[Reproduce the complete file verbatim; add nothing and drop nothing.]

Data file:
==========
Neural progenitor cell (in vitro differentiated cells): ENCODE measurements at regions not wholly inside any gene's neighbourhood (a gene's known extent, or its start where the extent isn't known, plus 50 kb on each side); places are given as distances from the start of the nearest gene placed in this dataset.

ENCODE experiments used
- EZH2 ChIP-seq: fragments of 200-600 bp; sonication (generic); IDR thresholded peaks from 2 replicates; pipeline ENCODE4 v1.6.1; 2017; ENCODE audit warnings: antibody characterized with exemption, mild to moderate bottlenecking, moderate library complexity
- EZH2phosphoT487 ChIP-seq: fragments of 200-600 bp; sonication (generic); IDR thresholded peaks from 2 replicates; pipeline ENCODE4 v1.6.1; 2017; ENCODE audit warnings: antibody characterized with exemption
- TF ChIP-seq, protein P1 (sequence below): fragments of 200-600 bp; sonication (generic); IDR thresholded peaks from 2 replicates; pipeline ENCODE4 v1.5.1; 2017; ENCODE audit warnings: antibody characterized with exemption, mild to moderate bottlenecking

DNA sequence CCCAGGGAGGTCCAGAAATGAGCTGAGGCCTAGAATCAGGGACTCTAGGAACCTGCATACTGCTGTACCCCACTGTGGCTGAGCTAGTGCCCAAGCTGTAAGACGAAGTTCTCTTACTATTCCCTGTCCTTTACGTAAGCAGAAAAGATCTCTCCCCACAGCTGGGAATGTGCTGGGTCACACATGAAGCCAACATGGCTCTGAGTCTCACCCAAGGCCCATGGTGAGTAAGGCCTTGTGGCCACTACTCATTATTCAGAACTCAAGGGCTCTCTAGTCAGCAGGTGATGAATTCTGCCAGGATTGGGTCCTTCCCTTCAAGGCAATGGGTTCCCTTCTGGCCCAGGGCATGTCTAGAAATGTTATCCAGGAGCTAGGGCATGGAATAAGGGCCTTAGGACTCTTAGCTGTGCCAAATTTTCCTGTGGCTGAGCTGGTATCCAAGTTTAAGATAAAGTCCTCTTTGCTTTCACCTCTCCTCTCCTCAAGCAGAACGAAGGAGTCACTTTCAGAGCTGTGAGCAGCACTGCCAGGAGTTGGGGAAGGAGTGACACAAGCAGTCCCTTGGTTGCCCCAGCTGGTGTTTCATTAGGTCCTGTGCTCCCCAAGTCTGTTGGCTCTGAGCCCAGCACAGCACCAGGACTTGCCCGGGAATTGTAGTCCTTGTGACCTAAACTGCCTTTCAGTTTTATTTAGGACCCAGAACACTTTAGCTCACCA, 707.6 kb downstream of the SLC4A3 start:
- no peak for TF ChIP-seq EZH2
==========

Neural progenitor cell (in vitro differentiated cells): ENCODE measurements at regions not wholly inside any gene's neighbourhood (a gene's known extent, or its start where the extent isn't known, plus 50 kb on each side); places are given as distances from the start of the nearest gene placed in this dataset.

ENCODE experiments used
- EZH2 ChIP-seq: fragments of 200-600 bp; sonication (generic); IDR thresholded peaks from 2 replicates; pipeline ENCODE4 v1.6.1; 2017; ENCODE audit warnings: antibody characterized with exemption, mild to moderate bottlenecking, moderate library complexity
- EZH2phosphoT487 ChIP-seq: fragments of 200-600 bp; sonication (generic); IDR thresholded peaks from 2 replicates; pipeline ENCODE4 v1.6.1; 2017; ENCODE audit warnings: antibody characterized with exemption
- TF ChIP-seq, protein P1 (sequence below): fragments of 200-600 bp; sonication (generic); IDR thresholded peaks from 2 replicates; pipeline ENCODE4 v1.5.1; 2017; ENCODE audit warnings: antibody characterized with exemption, mild to moderate bottlenecking

DNA sequence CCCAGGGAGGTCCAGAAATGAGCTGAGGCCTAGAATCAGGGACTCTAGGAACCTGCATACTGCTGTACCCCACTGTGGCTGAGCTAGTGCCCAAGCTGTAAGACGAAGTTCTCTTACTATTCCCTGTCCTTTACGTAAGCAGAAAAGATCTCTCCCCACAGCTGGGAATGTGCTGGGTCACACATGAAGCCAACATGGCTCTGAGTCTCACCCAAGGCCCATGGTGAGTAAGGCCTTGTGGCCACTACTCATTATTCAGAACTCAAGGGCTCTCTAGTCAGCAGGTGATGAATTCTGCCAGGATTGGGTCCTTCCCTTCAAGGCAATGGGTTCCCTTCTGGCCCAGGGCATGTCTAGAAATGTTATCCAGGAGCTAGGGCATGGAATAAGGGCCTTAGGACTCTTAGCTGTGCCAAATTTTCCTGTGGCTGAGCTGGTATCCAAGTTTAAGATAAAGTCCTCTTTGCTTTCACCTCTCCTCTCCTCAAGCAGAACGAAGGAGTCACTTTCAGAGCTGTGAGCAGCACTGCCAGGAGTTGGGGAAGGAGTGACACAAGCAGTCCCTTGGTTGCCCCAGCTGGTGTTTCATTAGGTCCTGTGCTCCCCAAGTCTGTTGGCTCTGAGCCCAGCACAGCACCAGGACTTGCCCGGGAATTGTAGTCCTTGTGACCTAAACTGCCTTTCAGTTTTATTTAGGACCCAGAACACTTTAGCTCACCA, 707.6 kb downstream of the SLC4A3 start:
- no peak for TF ChIP-seq EZH2